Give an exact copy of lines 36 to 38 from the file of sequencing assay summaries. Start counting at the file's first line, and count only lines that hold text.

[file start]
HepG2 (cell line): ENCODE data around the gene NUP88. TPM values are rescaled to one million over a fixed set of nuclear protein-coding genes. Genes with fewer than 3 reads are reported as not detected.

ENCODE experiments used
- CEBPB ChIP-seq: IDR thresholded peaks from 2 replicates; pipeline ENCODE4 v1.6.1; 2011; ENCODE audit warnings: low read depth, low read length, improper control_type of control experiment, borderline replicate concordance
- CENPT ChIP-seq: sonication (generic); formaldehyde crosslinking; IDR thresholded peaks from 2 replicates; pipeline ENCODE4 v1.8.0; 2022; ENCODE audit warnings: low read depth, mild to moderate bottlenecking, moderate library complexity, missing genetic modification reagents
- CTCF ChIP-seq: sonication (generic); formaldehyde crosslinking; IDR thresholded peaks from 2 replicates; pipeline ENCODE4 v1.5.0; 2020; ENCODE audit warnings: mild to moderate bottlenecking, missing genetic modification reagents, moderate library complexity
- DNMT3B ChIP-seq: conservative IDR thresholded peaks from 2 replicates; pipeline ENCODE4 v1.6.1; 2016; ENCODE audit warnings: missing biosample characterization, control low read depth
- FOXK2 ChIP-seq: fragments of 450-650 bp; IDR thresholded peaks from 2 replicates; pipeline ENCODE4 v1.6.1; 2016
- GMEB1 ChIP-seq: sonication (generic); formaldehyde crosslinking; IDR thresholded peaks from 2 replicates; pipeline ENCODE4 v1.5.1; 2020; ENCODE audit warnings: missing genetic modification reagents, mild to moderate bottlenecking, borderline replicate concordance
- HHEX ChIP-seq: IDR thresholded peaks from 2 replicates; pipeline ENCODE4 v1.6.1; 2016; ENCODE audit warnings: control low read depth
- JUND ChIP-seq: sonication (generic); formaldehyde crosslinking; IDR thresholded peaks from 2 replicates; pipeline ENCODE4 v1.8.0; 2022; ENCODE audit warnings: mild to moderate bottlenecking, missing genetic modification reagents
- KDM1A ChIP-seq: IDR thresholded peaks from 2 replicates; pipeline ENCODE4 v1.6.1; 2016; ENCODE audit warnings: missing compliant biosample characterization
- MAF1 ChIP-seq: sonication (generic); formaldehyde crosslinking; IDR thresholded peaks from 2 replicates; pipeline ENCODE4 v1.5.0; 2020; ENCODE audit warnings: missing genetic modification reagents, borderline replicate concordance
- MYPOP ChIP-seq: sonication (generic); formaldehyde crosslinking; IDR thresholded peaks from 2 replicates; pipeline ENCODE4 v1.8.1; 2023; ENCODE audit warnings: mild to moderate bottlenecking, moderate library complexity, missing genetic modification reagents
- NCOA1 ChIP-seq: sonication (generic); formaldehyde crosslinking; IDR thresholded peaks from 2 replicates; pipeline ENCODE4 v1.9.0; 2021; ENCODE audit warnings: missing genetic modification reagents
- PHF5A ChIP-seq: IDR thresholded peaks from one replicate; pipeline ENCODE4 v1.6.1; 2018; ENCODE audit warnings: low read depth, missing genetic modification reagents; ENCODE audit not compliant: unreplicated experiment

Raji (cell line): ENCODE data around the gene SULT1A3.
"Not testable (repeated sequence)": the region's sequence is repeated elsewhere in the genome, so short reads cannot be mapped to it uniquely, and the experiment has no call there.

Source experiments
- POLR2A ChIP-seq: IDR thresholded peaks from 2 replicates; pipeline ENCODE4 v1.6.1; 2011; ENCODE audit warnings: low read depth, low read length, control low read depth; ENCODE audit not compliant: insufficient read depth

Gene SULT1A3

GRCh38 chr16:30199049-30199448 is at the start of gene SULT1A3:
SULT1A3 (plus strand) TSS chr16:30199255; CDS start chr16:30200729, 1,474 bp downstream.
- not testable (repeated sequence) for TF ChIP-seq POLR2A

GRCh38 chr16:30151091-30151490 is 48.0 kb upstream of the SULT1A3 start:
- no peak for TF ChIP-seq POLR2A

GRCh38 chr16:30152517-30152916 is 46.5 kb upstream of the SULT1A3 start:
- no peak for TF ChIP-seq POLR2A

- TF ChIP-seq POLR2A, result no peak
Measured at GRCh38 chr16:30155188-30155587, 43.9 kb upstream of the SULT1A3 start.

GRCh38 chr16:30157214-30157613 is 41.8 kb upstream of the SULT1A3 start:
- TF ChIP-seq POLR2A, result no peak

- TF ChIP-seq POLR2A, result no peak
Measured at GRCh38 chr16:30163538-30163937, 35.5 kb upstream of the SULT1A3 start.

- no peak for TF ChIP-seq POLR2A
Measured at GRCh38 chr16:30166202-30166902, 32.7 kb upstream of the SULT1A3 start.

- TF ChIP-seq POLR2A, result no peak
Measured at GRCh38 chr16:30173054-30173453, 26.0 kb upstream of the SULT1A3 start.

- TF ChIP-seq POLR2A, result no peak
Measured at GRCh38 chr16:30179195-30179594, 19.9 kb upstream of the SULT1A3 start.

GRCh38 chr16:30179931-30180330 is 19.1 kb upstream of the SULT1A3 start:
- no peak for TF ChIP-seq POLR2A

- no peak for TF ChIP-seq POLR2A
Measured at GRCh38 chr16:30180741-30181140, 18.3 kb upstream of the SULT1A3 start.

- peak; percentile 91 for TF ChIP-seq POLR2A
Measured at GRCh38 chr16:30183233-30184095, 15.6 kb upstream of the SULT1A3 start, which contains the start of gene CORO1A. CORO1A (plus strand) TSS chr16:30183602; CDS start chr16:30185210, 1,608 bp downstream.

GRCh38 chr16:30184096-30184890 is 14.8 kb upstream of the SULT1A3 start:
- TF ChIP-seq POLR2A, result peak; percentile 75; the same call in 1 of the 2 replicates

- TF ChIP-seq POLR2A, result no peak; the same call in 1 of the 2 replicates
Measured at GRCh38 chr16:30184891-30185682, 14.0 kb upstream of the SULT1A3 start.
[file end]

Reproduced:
- TF ChIP-seq POLR2A, result no peak
Measured at GRCh38 chr16:30173054-30173453, 26.0 kb upstream of the SULT1A3 start.

- TF ChIP-seq POLR2A, result no peak